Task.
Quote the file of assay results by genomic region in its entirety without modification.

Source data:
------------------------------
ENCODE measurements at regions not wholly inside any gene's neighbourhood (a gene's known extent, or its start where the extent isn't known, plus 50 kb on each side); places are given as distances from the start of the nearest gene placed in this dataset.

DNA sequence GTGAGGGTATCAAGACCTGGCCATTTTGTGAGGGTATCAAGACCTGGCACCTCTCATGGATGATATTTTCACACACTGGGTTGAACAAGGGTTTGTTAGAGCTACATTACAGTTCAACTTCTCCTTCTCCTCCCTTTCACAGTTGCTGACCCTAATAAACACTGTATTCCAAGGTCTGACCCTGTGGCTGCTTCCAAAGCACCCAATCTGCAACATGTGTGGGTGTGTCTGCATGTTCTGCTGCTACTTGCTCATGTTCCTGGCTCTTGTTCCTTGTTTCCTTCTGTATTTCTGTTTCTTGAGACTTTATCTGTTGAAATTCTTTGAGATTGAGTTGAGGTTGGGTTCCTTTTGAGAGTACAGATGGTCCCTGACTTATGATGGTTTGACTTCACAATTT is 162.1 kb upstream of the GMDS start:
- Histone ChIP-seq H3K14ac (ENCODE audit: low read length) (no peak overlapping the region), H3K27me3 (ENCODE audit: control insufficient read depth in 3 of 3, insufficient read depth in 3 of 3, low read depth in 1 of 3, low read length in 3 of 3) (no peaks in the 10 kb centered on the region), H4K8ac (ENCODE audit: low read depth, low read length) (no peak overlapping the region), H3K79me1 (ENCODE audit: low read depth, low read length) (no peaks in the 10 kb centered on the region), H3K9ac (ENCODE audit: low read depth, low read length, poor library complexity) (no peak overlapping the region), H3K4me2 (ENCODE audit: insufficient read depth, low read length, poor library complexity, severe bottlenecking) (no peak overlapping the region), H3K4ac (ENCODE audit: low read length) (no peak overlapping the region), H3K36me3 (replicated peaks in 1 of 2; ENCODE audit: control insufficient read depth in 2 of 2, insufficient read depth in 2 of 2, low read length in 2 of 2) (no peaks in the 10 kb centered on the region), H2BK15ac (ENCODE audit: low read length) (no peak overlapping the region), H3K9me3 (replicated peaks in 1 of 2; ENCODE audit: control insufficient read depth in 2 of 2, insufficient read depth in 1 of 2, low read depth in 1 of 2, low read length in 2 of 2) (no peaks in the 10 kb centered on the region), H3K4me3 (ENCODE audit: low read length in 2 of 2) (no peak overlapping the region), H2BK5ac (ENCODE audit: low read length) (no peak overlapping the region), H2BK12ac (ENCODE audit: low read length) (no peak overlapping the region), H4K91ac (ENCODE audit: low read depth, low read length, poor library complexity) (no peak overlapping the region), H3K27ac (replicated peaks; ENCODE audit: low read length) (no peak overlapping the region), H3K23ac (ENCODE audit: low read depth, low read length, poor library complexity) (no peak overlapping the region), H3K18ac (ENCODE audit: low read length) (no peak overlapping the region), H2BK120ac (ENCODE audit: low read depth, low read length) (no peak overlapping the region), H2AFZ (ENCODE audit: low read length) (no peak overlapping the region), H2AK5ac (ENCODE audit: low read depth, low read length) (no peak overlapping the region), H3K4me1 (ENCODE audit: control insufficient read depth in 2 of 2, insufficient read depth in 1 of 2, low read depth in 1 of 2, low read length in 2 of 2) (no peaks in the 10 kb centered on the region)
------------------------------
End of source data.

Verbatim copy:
ENCODE measurements at regions not wholly inside any gene's neighbourhood (a gene's known extent, or its start where the extent isn't known, plus 50 kb on each side); places are given as distances from the start of the nearest gene placed in this dataset.

DNA sequence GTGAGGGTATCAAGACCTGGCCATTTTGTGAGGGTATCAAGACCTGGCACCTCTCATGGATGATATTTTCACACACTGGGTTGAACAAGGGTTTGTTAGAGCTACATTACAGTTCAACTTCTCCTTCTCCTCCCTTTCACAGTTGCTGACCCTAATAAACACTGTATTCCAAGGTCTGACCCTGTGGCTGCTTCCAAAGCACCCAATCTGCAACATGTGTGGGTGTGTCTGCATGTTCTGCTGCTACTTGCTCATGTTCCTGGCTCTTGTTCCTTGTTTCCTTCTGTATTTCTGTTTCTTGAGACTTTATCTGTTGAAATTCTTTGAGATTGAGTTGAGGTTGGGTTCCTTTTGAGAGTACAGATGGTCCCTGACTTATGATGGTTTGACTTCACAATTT is 162.1 kb upstream of the GMDS start:
- Histone ChIP-seq H3K14ac (ENCODE audit: low read length) (no peak overlapping the region), H3K27me3 (ENCODE audit: control insufficient read depth in 3 of 3, insufficient read depth in 3 of 3, low read depth in 1 of 3, low read length in 3 of 3) (no peaks in the 10 kb centered on the region), H4K8ac (ENCODE audit: low read depth, low read length) (no peak overlapping the region), H3K79me1 (ENCODE audit: low read depth, low read length) (no peaks in the 10 kb centered on the region), H3K9ac (ENCODE audit: low read depth, low read length, poor library complexity) (no peak overlapping the region), H3K4me2 (ENCODE audit: insufficient read depth, low read length, poor library complexity, severe bottlenecking) (no peak overlapping the region), H3K4ac (ENCODE audit: low read length) (no peak overlapping the region), H3K36me3 (replicated peaks in 1 of 2; ENCODE audit: control insufficient read depth in 2 of 2, insufficient read depth in 2 of 2, low read length in 2 of 2) (no peaks in the 10 kb centered on the region), H2BK15ac (ENCODE audit: low read length) (no peak overlapping the region), H3K9me3 (replicated peaks in 1 of 2; ENCODE audit: control insufficient read depth in 2 of 2, insufficient read depth in 1 of 2, low read depth in 1 of 2, low read length in 2 of 2) (no peaks in the 10 kb centered on the region), H3K4me3 (ENCODE audit: low read length in 2 of 2) (no peak overlapping the region), H2BK5ac (ENCODE audit: low read length) (no peak overlapping the region), H2BK12ac (ENCODE audit: low read length) (no peak overlapping the region), H4K91ac (ENCODE audit: low read depth, low read length, poor library complexity) (no peak overlapping the region), H3K27ac (replicated peaks; ENCODE audit: low read length) (no peak overlapping the region), H3K23ac (ENCODE audit: low read depth, low read length, poor library complexity) (no peak overlapping the region), H3K18ac (ENCODE audit: low read length) (no peak overlapping the region), H2BK120ac (ENCODE audit: low read depth, low read length) (no peak overlapping the region), H2AFZ (ENCODE audit: low read length) (no peak overlapping the region), H2AK5ac (ENCODE audit: low read depth, low read length) (no peak overlapping the region), H3K4me1 (ENCODE audit: control insufficient read depth in 2 of 2, insufficient read depth in 1 of 2, low read depth in 1 of 2, low read length in 2 of 2) (no peaks in the 10 kb centered on the region)